Then there is investment. To qualify for an FTA with the US, Thailand signed a Trade and Investment Framework Agreement in October 2002. Under the 1966 Treaty of Amity and Economic Relations, US businesses already enjoy equal treatment to Thai firms in many sectors of the economy, with a few exceptions. These existing privileges will be greatly expanded – especially in the services sector - and phased into the FTA.
Zoellick wants Thailand to eliminate “unjustified trade restrictions that affect new US technologies” in agriculture. A ban on the import of genetically-engineered (GE) seeds for commercial planting has been in place since 1999, and in April 2001 the Thai government decided to stop GE field trials, including Monsanto’s ongoing cotton and corn experiments. Last November, Monsanto announced that it wanted to make Thailand its regional base for GE Round Up Ready corn and bt corn by 2006, urging that the government lift its ban.
While the US heavies Thailand over its GE ban, pirated goods and sundry intellectual property violations, many Thais wonder who the real pirates are. Attempts to patent Thailand’s fragrant jasmine rice have met with outrage and stiff opposition from farmers and others concerned at the apparent ease with which Thai biodiversity and traditional knowledge is being appropriated by others. The FTA would require Thailand to allow patents on animals and plants, further facilitating biopiracy by US companies and researchers.
US corporations and officials applaud Thaksin’s privatization program, viewing the FTA as a means to advance and lock this in. But popular opposition, led by tens of thousands of state enterprise workers rallying regularly, caused Thaksin to postpone the privatization of the Electricity Generating Authority of Thailand (EGAT). This may also delay provincial and metro electricity authorities’ privatization plans. The state enterprise workers’ union warns that privatization will mean higher rates and overseas ownership.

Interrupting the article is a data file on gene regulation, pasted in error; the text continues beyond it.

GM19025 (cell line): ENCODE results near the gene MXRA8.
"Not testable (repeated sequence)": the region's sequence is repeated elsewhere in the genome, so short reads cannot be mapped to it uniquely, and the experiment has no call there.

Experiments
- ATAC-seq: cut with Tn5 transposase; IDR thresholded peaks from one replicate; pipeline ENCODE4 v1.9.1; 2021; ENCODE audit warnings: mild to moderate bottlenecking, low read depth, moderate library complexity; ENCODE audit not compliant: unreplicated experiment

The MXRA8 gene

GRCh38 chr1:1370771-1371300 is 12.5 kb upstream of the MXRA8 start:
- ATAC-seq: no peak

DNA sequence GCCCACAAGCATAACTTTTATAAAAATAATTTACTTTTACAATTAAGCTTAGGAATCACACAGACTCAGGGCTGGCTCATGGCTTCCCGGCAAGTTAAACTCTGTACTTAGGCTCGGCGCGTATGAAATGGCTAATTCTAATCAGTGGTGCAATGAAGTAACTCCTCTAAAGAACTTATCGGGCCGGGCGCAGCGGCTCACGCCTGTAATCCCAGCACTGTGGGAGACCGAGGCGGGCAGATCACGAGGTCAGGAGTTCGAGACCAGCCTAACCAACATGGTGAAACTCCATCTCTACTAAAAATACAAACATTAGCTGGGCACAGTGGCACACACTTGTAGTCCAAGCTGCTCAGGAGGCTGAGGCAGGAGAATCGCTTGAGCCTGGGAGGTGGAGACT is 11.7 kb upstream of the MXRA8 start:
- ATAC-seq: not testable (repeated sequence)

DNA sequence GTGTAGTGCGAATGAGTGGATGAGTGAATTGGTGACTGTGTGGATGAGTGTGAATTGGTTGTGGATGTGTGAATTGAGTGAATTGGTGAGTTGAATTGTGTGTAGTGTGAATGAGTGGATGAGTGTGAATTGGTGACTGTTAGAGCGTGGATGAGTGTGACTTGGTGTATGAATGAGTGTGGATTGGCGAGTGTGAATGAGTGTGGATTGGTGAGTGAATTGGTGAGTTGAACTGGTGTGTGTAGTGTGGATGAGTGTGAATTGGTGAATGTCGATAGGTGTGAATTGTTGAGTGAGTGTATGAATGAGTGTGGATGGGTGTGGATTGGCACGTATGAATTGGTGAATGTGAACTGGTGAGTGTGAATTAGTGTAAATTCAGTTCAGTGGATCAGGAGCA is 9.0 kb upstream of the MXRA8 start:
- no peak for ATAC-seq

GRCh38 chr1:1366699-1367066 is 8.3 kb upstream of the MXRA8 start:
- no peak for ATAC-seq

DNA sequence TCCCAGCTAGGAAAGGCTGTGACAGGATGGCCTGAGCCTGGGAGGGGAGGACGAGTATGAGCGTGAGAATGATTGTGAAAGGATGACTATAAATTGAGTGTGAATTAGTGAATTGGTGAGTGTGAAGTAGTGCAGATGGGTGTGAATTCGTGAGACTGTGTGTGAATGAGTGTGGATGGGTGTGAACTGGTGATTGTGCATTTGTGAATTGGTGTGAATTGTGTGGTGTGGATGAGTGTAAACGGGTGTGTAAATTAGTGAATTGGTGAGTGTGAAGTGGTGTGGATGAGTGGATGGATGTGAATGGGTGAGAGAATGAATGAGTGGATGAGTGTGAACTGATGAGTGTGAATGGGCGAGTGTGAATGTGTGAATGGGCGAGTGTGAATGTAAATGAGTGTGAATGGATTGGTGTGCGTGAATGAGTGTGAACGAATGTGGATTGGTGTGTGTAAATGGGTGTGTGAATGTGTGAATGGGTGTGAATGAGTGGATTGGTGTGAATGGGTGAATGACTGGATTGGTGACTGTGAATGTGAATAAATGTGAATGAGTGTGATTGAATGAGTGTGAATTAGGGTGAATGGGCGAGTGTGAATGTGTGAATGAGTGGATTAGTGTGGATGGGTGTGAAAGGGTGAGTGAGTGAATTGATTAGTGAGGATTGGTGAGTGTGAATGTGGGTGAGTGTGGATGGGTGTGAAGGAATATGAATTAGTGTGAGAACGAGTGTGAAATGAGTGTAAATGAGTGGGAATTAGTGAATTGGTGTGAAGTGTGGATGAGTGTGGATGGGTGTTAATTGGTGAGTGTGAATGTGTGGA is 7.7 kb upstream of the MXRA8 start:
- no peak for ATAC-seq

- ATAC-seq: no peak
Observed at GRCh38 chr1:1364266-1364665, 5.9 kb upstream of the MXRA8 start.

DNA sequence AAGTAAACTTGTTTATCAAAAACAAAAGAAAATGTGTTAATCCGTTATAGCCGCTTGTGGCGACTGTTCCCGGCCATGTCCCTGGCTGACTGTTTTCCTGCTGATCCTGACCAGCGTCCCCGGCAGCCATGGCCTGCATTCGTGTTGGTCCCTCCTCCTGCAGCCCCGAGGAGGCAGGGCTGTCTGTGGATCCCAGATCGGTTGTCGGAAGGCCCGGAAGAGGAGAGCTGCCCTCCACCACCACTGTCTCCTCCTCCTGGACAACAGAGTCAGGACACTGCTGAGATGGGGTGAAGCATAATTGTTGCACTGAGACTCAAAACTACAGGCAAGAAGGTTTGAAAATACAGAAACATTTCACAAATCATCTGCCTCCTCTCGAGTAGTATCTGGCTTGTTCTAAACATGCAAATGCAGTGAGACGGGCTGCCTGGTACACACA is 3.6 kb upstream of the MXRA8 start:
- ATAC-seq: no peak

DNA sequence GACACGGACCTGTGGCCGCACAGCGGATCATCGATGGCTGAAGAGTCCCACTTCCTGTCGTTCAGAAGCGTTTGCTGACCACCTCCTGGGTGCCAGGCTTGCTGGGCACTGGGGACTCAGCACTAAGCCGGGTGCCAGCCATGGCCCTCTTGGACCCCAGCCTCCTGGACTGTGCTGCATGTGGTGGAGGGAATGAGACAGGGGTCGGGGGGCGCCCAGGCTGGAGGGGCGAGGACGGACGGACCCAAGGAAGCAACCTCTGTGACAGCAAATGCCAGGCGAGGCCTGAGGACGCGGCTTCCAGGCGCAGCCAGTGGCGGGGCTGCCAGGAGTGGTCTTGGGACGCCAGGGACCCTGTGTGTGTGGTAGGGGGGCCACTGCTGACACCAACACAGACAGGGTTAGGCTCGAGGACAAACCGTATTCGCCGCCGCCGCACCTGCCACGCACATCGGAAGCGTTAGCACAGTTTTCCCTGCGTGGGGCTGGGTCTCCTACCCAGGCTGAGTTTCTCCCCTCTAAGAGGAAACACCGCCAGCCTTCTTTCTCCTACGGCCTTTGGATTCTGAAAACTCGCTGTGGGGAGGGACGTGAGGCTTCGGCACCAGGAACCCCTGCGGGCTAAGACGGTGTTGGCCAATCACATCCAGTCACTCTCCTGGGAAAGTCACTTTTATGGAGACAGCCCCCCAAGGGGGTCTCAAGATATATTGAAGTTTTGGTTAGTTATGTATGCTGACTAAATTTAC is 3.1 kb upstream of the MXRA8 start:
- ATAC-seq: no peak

Advisers on the EGAT sale include Morgan Stanley, Citigroup and JP Morgan Chase and Co. Planned sales of other state-owned enterprises include the Metropolitan Waterworks Authority, Provincial Waterworks Authority, the Government Pharmaceutical Organization, the Port Authority of Thailand, the Expressway and Rapid Transit Authority of Thailand. The FTA also threatens the subsidized pricing practice of state enterprises in transport, electricity, drugs and fuel.
We can be sure that the US will not offer tariff-free or quota-free access to any major Thai farm exports. Conversely, Thai farmers would face a further flood of subsidized US agricultural imports once tariffs are eliminated, threatening both their livelihoods and food sovereignty. This could lead to contamination by genetically-modified US crops and seed as has happened in Mexico under NAFTA. Many Thai critics of the US FTA point to the dramatic impact of the first phase of an FTA with China which took effect last October. With the removal of many agricultural tariffs, a flood of cheap Chinese fruits and vegetables threatens to ruin many Thai farmers in the rural north.